Tuesday 30th January

| BY Finn Blythe

A Look Back At Dior’s Surrealist Inspired Couture Show Space

DD2“Only the inevitable theatricality of my life interests me,” read the opening line of Dior’s Haute Couture show notes for their Sping/Summer 2018 collection. They are the words of Leonor Fini, the luminary force of bohemian 1930’s Paris, whose wit, enigma and subversive style not only ignited the Surrealist arts movement, but is intimately tied with the history of the Maison and its founder Christian Dior, a close friend of Fini who staged her debut solo exhibition at Dior’s Gallery. Though she never attributed her style to popular artistic movements, her work was exhibited in the seminal 1936 MoMA exhibition Fantastic Art, Dada and Surrealism, and drew heavily upon the erotic tension between the (usually dominant) female and male. Above all, Fini was a visionary who, much like Maria Grazia’s couture collections, chose not to distinguish between art and life, fantasy and reality, refusing along the way to be pressured into conformity by a world dominated by men, choosing instead to forge her own style and appearance.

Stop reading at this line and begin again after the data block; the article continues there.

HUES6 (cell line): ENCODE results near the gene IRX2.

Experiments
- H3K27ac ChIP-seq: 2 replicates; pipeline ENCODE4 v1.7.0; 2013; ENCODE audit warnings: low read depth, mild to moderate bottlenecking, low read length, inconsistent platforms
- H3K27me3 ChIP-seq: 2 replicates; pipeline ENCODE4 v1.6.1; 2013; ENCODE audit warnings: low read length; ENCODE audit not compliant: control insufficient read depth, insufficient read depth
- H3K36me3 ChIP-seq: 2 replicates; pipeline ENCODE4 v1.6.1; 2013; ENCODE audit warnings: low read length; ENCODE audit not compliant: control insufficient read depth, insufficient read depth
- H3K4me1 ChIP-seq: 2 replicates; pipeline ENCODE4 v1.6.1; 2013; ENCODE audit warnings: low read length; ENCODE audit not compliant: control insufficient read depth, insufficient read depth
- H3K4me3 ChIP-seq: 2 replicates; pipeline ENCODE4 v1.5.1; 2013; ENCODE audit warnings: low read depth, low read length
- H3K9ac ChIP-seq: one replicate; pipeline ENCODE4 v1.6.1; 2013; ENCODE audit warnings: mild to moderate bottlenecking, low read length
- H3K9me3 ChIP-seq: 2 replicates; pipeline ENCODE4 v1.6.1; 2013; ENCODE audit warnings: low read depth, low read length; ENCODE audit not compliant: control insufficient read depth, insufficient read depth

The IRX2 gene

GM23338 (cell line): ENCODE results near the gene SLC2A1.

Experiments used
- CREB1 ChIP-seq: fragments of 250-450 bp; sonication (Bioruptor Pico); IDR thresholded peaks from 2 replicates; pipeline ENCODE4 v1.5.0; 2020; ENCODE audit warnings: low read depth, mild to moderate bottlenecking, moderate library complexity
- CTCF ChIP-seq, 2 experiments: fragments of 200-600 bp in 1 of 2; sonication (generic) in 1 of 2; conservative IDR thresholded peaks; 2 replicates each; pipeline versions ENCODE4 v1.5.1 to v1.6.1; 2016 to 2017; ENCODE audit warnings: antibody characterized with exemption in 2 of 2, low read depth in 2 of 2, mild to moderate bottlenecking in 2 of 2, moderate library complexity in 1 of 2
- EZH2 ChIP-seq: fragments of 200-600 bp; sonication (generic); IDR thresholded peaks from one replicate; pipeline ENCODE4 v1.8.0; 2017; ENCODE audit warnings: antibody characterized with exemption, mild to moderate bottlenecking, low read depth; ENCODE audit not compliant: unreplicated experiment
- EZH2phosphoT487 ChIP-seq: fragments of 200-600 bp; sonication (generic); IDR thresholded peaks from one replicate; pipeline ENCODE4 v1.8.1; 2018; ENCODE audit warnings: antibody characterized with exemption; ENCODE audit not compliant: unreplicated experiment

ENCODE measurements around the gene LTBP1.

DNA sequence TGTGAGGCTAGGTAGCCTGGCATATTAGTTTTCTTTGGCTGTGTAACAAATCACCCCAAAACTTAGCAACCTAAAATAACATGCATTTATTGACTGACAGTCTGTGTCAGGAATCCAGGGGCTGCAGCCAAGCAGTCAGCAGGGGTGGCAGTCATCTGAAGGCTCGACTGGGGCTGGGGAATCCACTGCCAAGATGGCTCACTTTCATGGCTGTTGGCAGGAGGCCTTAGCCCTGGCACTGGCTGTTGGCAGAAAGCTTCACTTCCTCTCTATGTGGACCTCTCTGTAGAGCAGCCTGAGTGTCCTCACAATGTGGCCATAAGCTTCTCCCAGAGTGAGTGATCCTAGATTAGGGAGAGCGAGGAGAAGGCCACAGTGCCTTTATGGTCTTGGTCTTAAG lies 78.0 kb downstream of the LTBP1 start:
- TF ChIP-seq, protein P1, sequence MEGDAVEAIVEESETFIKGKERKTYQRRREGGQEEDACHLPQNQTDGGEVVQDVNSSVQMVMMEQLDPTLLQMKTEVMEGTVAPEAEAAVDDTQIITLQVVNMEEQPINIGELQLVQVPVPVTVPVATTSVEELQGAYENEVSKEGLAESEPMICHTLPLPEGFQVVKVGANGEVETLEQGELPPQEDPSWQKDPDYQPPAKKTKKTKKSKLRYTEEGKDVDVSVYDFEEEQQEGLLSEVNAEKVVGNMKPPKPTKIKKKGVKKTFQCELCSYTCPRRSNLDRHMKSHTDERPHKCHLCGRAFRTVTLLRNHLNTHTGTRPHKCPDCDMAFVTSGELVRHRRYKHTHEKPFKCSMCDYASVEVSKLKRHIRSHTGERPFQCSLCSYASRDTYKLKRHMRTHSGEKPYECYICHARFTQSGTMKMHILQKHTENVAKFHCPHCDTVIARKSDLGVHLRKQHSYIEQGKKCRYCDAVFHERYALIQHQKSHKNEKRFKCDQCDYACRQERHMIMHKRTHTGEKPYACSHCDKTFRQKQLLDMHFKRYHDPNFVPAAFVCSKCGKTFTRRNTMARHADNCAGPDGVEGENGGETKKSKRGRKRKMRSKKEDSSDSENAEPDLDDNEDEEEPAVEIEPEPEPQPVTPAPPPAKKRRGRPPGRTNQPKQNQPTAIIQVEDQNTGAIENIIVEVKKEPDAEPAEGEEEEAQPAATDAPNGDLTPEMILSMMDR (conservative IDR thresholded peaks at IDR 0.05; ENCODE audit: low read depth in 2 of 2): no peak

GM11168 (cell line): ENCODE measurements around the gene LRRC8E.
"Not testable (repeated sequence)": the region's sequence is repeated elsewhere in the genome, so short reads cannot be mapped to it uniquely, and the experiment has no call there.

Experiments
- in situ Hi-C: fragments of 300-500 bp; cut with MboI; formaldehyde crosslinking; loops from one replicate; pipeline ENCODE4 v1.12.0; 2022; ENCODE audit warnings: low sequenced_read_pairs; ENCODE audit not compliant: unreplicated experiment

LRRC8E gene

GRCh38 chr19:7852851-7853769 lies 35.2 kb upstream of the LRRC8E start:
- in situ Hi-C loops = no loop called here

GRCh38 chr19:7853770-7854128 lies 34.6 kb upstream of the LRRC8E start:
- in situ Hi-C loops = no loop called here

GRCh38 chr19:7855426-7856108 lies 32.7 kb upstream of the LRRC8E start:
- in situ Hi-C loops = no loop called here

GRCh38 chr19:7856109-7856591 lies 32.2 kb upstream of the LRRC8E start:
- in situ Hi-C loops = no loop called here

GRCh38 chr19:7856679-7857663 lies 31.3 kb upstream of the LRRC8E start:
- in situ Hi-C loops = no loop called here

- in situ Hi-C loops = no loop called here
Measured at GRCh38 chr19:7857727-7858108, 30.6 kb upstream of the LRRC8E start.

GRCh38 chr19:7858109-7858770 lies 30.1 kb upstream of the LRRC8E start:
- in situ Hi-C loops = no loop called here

DiorIt is this very sentiment that the collection and show space incarnated – the fantasy and freedom that both couture and Surrealism share as a common denominator. The face masks that playfully framed the gaze of models were designed and produced by British milliner Stephen Jones- his homage to Peggy Guggenheim and her 1943 show, Exhibition of 31 Women Artists, of which Fini was a part. Accessories were whimsical and played with the Surrealist tradition of deconstructed forms; a fish-net stocking draped over a sandal or a glove that grips an ankle. The runway itself provided a chessboard-like stage for the drama that would unfold. Having taken around three weeks to construct, with a team of over 300 people involved in its creation, the set was made up of over 1200m2 of mirrors and 2700m2 of pristine drapes- an optical illusion in black and white. Supplemented by the casts of body parts and giant bird-cages suspended from the ceiling, the space mirrored the dream-like fantasy of haute couture and Leonor Fini’s legacy. Watch the below video for a tour of the magical venue.


Music by Michel Gaubert